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In Conversation With Pablo Solon at SADED Resource Centre (Delhi)


19 MARCH 2013


Pablo Solón is the Executive Director of the NGO - Focus on the Global South based in Bangkok.  He was formerly Bolivia’s Ambassador to the United Nations and Bolivia’s chief negotiator on climate issues. He was also instrumental in organizing the People’s Climate Summit in Cochabamba, Bolivia. He was named the 2011 international Human Rights Award winner by Global Exchange.


Vijay Pratap gave a brief introduction of SADED, CSDS and Lokayan, and also made mention of the Right Livelihood Award received in 1985, mobilization of the first WSF in India, learnings from Adivasis, the indigenous communities, etc. He said that the topic of discussion for the evening was in the global context, and the experience of Pablo Solón could be used for preparation for the social movement at WSF 2013.

Each participant gave a self-introduction.

Pablo Solón:


I am Pablo Solón.

I was Marxist even though I lived in a country which had a majority of indigenous people. So I began to learn a lot from indigenous people.

One thing that I learnt was: I tried to put on a cap – ‘What you are – is what you think’. It is sometimes problematic, i.e., it puts a constraint on what you feel you are.

Questions put by Vijay Pratap before Pablo Solón, and the answers given by him:

Question: Suppose you were to meet a stranger for only 3 minutes and you had to use a label. How would you introduce yourself?

Answer: I would use ‘Social activist’.

Question: That is the generic category. Suppose you were in some political party, then would you say, ‘Political activist’?

Answer: ‘Social political activist’.

Question: But the next natural question would be, ‘Then what shade’?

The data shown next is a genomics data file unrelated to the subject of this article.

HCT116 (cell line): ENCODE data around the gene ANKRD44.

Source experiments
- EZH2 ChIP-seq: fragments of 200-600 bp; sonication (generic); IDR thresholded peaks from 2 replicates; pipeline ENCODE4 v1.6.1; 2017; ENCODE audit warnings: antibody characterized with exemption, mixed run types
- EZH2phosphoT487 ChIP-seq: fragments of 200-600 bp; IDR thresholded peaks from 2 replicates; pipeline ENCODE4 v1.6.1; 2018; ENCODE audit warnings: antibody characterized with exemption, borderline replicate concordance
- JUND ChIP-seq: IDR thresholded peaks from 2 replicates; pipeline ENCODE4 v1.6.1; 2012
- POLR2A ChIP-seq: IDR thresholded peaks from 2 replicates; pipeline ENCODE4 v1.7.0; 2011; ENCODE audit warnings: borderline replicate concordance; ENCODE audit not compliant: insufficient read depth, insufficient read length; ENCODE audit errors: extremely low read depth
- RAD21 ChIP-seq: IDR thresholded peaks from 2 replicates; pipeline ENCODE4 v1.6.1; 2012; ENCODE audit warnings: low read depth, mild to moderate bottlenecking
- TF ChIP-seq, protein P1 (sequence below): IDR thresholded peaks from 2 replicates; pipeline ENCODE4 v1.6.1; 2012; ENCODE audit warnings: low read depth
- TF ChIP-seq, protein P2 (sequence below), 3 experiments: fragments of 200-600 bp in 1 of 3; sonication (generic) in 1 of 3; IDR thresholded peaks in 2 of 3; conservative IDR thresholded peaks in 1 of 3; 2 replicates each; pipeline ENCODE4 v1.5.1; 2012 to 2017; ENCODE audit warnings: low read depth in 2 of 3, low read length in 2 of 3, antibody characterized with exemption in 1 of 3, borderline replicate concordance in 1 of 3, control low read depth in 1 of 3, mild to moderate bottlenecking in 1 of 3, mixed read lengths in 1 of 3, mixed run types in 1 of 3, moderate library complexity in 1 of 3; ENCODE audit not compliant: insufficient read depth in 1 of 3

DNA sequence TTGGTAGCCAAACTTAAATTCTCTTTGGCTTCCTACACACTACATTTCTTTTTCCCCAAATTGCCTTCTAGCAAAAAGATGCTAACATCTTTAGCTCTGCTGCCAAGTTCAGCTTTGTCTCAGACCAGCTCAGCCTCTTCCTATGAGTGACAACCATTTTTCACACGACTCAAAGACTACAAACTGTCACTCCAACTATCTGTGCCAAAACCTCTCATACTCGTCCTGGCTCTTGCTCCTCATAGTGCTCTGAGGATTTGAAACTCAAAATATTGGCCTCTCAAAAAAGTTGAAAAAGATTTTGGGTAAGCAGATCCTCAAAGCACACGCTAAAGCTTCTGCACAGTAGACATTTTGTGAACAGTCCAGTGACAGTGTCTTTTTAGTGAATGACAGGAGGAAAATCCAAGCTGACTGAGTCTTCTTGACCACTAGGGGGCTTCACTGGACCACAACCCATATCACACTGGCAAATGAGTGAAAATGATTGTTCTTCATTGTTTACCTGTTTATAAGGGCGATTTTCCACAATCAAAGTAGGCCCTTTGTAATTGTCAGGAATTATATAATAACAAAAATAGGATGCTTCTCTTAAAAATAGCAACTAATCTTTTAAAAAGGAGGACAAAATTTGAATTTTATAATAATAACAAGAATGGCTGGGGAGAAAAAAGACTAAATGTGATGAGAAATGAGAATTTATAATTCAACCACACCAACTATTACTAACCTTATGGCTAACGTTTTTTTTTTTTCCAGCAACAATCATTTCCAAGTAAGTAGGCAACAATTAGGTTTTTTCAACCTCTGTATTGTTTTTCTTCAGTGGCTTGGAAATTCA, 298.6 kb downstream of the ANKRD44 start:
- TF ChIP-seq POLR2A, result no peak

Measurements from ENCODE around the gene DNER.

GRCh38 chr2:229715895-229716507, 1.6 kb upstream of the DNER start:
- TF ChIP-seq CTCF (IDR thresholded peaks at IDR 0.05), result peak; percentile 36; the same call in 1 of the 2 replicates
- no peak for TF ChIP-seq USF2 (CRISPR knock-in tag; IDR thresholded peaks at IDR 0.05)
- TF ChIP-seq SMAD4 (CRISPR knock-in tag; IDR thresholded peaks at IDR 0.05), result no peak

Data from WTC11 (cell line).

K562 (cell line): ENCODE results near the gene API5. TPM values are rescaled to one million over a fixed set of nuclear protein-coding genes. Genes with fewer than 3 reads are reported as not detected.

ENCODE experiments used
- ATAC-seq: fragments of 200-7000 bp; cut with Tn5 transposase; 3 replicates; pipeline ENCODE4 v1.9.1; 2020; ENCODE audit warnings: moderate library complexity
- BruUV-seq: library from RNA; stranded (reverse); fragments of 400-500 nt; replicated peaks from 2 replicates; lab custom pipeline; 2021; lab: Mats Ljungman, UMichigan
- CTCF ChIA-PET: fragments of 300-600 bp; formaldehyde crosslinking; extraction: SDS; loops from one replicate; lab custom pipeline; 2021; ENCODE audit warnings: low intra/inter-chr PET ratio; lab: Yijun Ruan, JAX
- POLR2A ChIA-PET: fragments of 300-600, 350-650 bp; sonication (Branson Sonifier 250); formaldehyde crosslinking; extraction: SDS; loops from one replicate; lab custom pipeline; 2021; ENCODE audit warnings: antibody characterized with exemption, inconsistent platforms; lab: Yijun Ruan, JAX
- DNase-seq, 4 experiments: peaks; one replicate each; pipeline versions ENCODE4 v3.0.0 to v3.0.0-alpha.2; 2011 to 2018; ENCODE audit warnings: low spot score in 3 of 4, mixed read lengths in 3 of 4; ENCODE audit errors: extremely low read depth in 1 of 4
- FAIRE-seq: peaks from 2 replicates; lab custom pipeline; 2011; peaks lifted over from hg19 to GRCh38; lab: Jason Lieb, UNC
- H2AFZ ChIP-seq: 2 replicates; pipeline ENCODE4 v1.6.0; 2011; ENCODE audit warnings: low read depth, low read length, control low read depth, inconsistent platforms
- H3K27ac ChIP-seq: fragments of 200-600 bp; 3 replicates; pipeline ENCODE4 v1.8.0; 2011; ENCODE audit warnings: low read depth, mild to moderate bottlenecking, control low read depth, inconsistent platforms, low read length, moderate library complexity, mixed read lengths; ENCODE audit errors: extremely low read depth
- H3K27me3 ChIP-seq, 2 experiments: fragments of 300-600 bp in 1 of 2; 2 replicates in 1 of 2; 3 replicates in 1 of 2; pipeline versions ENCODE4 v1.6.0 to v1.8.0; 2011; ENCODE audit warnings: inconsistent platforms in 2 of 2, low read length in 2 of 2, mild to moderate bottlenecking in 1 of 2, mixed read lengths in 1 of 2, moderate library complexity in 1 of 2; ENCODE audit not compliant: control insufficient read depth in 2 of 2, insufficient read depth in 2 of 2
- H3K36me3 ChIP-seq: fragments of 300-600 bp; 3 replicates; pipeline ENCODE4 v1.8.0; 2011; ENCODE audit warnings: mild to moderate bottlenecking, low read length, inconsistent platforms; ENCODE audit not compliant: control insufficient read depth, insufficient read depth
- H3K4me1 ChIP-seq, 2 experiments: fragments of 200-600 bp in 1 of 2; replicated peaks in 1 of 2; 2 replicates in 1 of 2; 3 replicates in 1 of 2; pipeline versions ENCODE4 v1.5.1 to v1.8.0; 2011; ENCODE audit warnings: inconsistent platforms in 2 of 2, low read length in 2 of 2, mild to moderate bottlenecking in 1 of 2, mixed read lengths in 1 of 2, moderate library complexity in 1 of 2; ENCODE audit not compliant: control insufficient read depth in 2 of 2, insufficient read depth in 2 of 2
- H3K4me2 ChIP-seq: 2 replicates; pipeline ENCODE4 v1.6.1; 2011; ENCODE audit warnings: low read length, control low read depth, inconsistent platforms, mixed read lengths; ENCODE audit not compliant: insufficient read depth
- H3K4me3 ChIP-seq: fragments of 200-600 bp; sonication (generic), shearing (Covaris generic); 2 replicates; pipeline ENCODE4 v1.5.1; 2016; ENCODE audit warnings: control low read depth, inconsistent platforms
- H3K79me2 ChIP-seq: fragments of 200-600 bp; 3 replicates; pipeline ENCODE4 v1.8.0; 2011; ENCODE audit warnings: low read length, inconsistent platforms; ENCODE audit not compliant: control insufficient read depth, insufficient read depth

Pablo Solón:

 Historical Background of Bolivia and their Indigenous People:

We have had a discussion in Bolivia - What is indigenous?

·         People and communities in India say that we are – Aymaras, Quechuas, etc., so that is the name of the culture and communities that they had before the Spanish came to colonize Latin America.

·         So, when we speak in the case of Latin America about indigenous, we speak ‘who we are, or who were we’ before the Spanish came to colonize us. We, the Aymaras have this particular territory, and we the Guaranís have that particular territory, and so on. In Bolivia we have 34 - tribes, ethnic groups, communities, nations and nationalities. They say we are not a nationality – we are a nation. After 500 years of colonization, all our nations (even if they have only 100 persons as such), in reality the definition is a convention – we agree on this. So, in the case of Bolivia we are all nations because we have recognized them. We are going to change the name of the country. Earlier it was the Republic of Bolivia; and now it is called the Plurinational State of Bolivia. Why the name ‘Plurinational’ – because firstly we do not give a ‘Republic’. Republic is something that comes from the French – from outside. So we say ‘Pluri State’. Because if you want to be recognized in the UN, you have to have the status of a state. We are a ‘Plurinational State’.

·         When I was Ambassador at the UN, I was asked – “Why you are Plurinational?” I mentioned that even though we are one state, in order to relate ourselves with the outside world, inside us we are nations. All these nations are part of one plurinational state, and every nation has the same rights.

You can say that in certain cases the Aymaras or the Quechuas, etc., have even developed modern culture. Some of the nations are nations of nomads – always moving from one place to another. The agreement was that if we call them nomad tribes, that will create a division. Everybody is a nation – equal rights for all nations. So that was the way the discussion was solved. It is an agreement of the society.

·         If you look at the history of Bolivia, some Aymaras (even though they were indigenous people) organized themselves and adopted the Marxist terms in order to have better relations with the trade unions and the citizens. They did not call themselves indigenous communities or Aymaras; they called themselves peasant community.

·         In 1952, there was a revolution – much bigger than what we are seeing now – the uprise of the mining workers and peasants destroyed the army. We did not have a law during 1952, but

only in 1955.

·         In short:

-          In the year 1492, the Spanish came and we were colonized.

-          We became Republic of Bolivia in 1955

-     We were in presidency - we were almost the same as before. So there had been no real change.

·         Indigenous people were not recognized, even though they were always in majority. They did not have the right to vote. One had to be a citizen, and then only one had the right to vote. In order to be a citizen, one had to know how to read and write; at the same time there were no schools for indigenous people. Indigenous people could not go to the centre of the city. They could only come up to certain streets surrounding the city.